Cyprus at a Crossroads:The challenge of the 21st century;Dr. Anthony A. Koyzis
As the world begins to conceive the end of this century as well as the end of the millennium a great deal
of pondering over the future seems to be going on.
The doomsday millenialists are forecasting another catastrophic end of Biblical proportion whereas the optimists look forward to the world of science fiction and the optimism of space travel. Academics in the social and human sciences have long proclaimed the end of modernity and the coming of post-modernity, are pointing to the new questioning of traditional modern nuances whether they be fundamental belief in rationalism, utilitarianism, overealiance on scientific inquiry or the new trend toward combining a more nostalgic-Baroque past with modern conceptual frames ie. Mcdonaldization on the one hand with Jihad wars on the other. This proclaimed 'end of modernity' has also been seen as the end of such modern creations as the concept of the nation-state, nationalism or even liberal democracy, capitalism, socialism, communism etc.
A globalization of unprecedented proportion is also taking place under the guise of world market expansion, internationalization of informatics, communications and transport all making the world clearly a smaller place to live. We live in an era in which our enemies (or the so perceived) are our partners in the work place since they may be involved directly or indirectly in the production or the distribution of goods, services, information and knowledge. We can no longer avoid anyone on earth since we are living in an extremely interdependent globalized era. According to Malcolm Waters in "Globalization" (Routledge,1995):
"It follows that the globalization of human society is contingent on the extend to which cultural arrangements are effective relative to economic and political arrangements. We can expect the economy and the polity to be globalized to the extend that they are culturalized, that is to the extend that the exchanges that take place within them are accomplished symbolically." (pg.9)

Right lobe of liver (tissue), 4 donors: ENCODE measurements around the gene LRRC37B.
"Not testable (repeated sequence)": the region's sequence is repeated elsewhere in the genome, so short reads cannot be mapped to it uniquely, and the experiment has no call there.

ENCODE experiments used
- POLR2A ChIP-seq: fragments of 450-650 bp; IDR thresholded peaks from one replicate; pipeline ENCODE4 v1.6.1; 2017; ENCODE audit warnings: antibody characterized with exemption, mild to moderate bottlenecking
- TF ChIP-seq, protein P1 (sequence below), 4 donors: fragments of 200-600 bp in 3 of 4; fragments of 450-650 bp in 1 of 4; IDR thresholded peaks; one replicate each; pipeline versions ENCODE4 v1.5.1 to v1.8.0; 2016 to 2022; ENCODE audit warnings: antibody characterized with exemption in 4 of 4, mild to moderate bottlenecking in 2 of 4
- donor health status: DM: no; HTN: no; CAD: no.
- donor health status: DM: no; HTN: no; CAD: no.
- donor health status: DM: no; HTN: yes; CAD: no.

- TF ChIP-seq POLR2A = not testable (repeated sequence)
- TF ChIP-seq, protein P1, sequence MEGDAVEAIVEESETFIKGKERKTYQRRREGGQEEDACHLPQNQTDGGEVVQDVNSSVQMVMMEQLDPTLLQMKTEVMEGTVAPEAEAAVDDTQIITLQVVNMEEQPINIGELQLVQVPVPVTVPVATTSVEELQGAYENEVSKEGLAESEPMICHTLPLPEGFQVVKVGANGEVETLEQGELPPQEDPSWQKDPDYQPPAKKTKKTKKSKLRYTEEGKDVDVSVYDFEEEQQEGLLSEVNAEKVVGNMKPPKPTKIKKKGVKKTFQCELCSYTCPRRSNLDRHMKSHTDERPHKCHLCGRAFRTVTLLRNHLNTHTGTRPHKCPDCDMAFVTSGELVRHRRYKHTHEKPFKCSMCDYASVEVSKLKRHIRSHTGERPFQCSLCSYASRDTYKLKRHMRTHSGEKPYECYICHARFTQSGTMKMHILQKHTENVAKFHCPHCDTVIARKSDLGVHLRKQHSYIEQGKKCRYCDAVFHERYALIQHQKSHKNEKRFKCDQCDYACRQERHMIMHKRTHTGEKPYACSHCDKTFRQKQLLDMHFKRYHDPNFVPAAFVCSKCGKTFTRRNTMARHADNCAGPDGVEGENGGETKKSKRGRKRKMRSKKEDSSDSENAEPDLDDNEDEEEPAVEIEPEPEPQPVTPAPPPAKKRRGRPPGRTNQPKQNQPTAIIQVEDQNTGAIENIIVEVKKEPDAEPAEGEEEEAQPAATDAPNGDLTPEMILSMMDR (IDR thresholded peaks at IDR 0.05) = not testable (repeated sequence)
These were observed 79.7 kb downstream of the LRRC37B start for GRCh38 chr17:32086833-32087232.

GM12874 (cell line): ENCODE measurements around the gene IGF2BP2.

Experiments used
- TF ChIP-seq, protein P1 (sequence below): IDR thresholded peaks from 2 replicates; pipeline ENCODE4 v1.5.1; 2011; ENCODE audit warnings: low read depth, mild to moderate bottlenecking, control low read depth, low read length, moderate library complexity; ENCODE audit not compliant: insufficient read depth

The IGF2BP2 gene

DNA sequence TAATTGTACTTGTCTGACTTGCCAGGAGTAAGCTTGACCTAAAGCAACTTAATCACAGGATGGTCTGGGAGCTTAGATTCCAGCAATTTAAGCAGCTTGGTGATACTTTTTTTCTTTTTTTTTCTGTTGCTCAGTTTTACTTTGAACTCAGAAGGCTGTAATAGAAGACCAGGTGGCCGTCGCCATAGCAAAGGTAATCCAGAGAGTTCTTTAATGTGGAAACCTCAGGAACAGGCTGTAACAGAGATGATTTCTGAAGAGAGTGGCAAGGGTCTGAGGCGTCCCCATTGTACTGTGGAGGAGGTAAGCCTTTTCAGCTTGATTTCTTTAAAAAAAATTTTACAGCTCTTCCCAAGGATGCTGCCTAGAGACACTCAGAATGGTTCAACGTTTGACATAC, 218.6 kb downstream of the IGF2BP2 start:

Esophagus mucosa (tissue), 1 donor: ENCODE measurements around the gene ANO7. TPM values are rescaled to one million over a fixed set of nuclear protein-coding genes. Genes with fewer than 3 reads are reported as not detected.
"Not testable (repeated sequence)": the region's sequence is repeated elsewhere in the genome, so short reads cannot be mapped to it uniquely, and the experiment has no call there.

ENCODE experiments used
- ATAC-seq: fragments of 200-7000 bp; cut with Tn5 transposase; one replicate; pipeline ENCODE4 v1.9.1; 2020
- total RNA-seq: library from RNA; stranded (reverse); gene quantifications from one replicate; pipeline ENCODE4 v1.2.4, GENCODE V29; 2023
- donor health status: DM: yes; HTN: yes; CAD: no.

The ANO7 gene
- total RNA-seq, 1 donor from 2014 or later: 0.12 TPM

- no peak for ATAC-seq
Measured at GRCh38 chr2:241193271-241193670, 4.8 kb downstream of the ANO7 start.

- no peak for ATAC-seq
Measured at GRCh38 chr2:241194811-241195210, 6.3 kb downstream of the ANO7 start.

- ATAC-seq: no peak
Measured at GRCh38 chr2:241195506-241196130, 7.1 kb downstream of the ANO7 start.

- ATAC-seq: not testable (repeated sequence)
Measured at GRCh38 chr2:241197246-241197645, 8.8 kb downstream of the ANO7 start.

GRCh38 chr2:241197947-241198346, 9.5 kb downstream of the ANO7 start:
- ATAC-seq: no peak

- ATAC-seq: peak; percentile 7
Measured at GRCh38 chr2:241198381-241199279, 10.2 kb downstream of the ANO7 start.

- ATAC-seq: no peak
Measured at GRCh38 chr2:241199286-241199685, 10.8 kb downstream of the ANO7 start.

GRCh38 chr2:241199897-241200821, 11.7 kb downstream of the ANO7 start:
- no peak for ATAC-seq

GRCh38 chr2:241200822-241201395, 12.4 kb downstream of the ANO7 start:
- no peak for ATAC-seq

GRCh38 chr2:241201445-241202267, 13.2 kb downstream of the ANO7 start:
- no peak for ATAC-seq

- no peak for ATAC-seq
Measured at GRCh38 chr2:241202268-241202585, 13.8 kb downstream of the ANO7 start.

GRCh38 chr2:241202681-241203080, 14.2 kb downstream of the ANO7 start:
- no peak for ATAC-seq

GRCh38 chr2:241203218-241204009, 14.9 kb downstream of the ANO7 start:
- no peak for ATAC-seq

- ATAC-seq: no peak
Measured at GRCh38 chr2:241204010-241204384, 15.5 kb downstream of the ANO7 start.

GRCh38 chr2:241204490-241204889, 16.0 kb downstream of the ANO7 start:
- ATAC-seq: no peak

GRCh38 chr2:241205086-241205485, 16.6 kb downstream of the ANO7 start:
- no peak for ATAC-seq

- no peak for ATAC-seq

As far the cultural dimensions of globalization one can only turn on their televisions to witness the
MTVization or the CNNization of mediated messages as well as the new universalizations of McDonald-
like fast food places, the creolization of musical forms primarily through the influences of Afro-
Caribbean/American forms . These are taking place within the contexts of changes in geopolitical ar-
rangements (end of cold war) and the renewed vacuums in the bipolarities of the post-war era. A renewed
ethnic-nationalism is replacing the bipolatities of the previous era and it is being shaped by the
uncertainties of this end of 'modernity' discourse. The Balkans and their renewed place in the language of
ethnic srife is making the term 'Balkanization' a word to imply resurgence of mythical and perhaps
illusionary pasts of glorious Serbians etc.
Sociologists explain these rather peculiar events taking place in an era Cyberspace communications as simple ramifications of 'nostalgia' in the presence of radical challenges in traditional nation-state-society configurations. Featherstone (et. al.) in their work "Global Culture" (Sage,1990) argue that these nos- talgias and renewed ethnic-nationalisms are perhaps passing phenomena, whereas Bryan Turner in his work "Orientalism, Postmodernism and Globalism" (Routledge, 1994) sees them as adjustment mechanisms especially in the case of non-Western societies who are now coming to grips with modernity, global culture and are selectively accepting and/or are selectively rejecting. Nonetheless these renewed ethnicnational ismss are causing a great deal of uncertainty especially to an international system used to 'rational agents of change' such us the UN, multilateralism and other by-products of the modernity project.
Cyprus in the midst of things ?
As these events in the global realm are unfolding, Cyprus is pondering its future. As a thoroughly globally integrated entity Cyprus has been boasting (at least the Republic of Cyprus) high levels of economic development, high levels of educational attainment, high level of physical quality of life and a positive attitude towards its place as a cosmopolitan center of the Middle East. But underneath this exterior of buoyancy and glittering cosmopolitan attitude Cyprus